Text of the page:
Total RNA was isolated using Trizol reagent (Invitrogen). Total RNA (25 ng) was amplified using the TaqMan One Step RT-PCR Master Mix (4309169; Applied Biosystems Inc., Streetsville, ON, Canada). Reverse transcription and quantitative real-time PCR reactions were performed using the Prism 7900 HT Sequence Detector (Applied Biosystems Inc.). Samples were incubated at 48°C for 30 min to make cDNA templates. The resulting cDNA was amplified for 40 cycles. Cycles alternated between 95°C for 15 s and 60°C for 1 min. Results were analysed using SDS v2.1 software (Applied Biosystems Inc.). The ΔΔCt method was used to calculate gene expression levels relative to GAPDH and normalized to control cells. Data were log-transformed prior to analysis by one-way analysis of variance and Tukey’s post-hoc test, using Graphpad Software v. 4 (Graphpad Software, La Jolla, CA, USA).
Using immunohistochemistry, we examined the localization of periostin in healthy human skin and in nevus tissue, the latter representing pathological remodeling of skin. In healthy skin, periostin was detected predominantly in the epidermis, where it localized to the nucleus of the keratinocytes (Fig. 1a, b). Mature keratinocytes in the outer epidermis did not stain positively for periostin. Fibroblasts in the dermis also exhibited reactivity for periostin, which we confirmed in cultured dermal fibroblasts using realtime PCR for periostin mRNA (Fig. 1c). In nevus samples, the localization of periostin was similar in the epidermal layer to normal skin, but in the remodeled dermis, periostin was detected predominantly in the extracellular matrix, where periostin associated with large fibrils around the cells (Fig. 1b).
To assess the role of periostin in dermal wound repair, we created full thickness dermal wounds in C57/BL6 mice using a 5 mm biopsy punch (Figs. 2 and and3).3). In unwounded skin (Day 0), periostin was detected in the hypodermis, around hair follicles, as well as in the basal lamina. Periostin reactivity was evident in a subset of keratinocyte nuclei. After wounding, periostin reactivity was first evident in the granulation tissue at day 3, with higher levels evident in the migrating keratinocytes at the edge of the wound, particularly associated with the nucleus. At day 7, migrating keratinocyes, which had already re-epithelialized the wound, were highly reactive for periostin protein. Furthermore, periostin protein was present in the ECM of the remodeling dermis/granulation tissue. At day 21, periostin staining was evident only in the remodeling matrix. Periostin protein levels returned to day 0 levels at day 28 post-wounding.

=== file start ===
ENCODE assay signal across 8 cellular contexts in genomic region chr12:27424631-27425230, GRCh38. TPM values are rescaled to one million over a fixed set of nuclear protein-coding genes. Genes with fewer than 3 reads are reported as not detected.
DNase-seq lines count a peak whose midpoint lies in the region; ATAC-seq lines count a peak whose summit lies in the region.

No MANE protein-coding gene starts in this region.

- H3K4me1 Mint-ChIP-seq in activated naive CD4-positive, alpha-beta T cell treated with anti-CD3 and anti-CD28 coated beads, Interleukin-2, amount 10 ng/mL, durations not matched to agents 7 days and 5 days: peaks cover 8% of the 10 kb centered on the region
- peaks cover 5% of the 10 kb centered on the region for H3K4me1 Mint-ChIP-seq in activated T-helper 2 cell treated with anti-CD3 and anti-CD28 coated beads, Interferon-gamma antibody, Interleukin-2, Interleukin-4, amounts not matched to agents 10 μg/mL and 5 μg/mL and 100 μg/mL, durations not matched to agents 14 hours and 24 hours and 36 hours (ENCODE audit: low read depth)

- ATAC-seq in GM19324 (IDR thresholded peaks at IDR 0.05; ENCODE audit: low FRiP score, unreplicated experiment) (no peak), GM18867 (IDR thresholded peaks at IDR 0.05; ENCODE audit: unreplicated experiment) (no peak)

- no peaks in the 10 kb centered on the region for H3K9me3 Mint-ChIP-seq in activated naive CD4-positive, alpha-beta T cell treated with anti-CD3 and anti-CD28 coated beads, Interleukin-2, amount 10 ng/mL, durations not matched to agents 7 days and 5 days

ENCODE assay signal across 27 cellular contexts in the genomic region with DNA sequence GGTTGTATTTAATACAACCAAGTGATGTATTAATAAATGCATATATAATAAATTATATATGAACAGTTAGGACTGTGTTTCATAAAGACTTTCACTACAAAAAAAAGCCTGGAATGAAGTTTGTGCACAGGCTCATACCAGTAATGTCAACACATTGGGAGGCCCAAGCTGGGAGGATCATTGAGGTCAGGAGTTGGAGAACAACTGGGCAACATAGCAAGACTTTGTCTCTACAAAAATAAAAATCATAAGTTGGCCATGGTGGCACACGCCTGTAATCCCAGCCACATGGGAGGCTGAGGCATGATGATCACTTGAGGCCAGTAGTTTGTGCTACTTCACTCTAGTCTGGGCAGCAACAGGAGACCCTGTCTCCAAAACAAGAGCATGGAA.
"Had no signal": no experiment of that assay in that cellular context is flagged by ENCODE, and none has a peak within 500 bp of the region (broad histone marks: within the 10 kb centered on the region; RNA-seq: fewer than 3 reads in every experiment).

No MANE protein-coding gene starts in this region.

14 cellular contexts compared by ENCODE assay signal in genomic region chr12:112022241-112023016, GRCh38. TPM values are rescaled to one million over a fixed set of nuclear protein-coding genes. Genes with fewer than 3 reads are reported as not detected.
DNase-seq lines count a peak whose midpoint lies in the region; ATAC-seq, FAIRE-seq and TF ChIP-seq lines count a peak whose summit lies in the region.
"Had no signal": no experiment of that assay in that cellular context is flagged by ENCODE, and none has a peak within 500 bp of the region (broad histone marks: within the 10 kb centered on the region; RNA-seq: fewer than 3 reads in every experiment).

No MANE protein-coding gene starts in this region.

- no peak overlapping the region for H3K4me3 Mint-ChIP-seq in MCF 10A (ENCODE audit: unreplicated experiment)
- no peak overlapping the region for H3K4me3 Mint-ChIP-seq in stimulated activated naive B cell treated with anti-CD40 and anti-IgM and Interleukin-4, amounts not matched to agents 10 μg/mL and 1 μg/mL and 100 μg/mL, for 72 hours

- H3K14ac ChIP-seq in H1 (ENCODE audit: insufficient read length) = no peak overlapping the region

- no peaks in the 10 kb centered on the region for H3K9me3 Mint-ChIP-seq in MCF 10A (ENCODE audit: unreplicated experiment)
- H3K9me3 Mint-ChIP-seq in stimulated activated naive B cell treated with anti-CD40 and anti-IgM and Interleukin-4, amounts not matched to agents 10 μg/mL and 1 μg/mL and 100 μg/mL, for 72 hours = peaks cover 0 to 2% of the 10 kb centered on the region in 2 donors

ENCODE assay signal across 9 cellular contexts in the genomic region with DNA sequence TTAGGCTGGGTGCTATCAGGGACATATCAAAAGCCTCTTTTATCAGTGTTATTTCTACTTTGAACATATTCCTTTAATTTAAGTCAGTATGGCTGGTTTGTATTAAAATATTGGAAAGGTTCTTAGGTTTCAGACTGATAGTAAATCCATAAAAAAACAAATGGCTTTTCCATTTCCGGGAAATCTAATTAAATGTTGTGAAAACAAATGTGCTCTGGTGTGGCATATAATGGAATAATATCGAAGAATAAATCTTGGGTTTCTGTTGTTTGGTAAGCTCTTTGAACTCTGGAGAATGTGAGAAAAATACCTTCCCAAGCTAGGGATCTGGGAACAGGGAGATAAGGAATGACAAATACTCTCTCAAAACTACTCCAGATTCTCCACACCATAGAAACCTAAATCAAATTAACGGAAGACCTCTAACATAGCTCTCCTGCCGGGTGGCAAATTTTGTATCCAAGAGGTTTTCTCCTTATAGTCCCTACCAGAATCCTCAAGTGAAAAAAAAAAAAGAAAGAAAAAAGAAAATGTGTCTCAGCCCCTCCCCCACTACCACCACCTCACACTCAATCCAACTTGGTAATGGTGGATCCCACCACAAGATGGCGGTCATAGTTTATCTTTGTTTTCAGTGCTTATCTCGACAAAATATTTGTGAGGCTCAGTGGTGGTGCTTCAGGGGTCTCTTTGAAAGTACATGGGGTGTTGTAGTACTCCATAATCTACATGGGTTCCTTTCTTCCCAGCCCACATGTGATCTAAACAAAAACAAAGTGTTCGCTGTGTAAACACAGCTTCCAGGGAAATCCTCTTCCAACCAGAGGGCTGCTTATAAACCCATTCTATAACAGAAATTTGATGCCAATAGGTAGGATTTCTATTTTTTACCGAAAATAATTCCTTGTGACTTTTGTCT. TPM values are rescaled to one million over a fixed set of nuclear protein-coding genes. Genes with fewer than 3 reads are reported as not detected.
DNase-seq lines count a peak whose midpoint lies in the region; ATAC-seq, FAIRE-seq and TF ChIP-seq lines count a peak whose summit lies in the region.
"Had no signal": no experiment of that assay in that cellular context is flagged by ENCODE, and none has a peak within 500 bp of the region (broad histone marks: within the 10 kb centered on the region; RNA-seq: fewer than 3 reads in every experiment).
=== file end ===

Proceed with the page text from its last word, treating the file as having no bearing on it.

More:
As periostin has been previously associated with differentiation of cushion mesenchyme into myofibroblastic valve tissue (Norris et al. 2008b), we assessed whether periostin protein in the remodeling granulation tissue and ECM was associated with the presence of α-SMA associated myofibroblasts. At day 3, although periostin expression was evident in the granulation tissue at low levels, only a few α-SMA–positive myofibroblasts were detected migrating into the tissue (Fig. 4a, b). The majority of cells in the granulation tissue were CD68 positive denoting them as macrophages (Fig. 4c, d). At day 7 where periostin protein levels were highest, a significant increase in α-SMA was evident (Fig. 5a–c), which also corresponded to the areas in the wound bed where periostin expression was highest.
Periostin is a secreted extracellular matrix protein, that has been hypothesized to promote fibrogenic differentiation (Erkan et al. 2007; Norris et al. 2008a). In humans, periostin expression is variable in normal healthy tissues, but is most commonly associated with fibroblast-rich tissues (Tilman et al. 2007). In this present study, we report that periostin protein is expressed in both healthy and pathological human and murine skin. Furthermore, periostin is a significant component of the granulation tissue and remodeling ECM formed during the repair of excisional dermal wounds, where periostin is associated with α-SMA myofibroblasts and keratinocytes.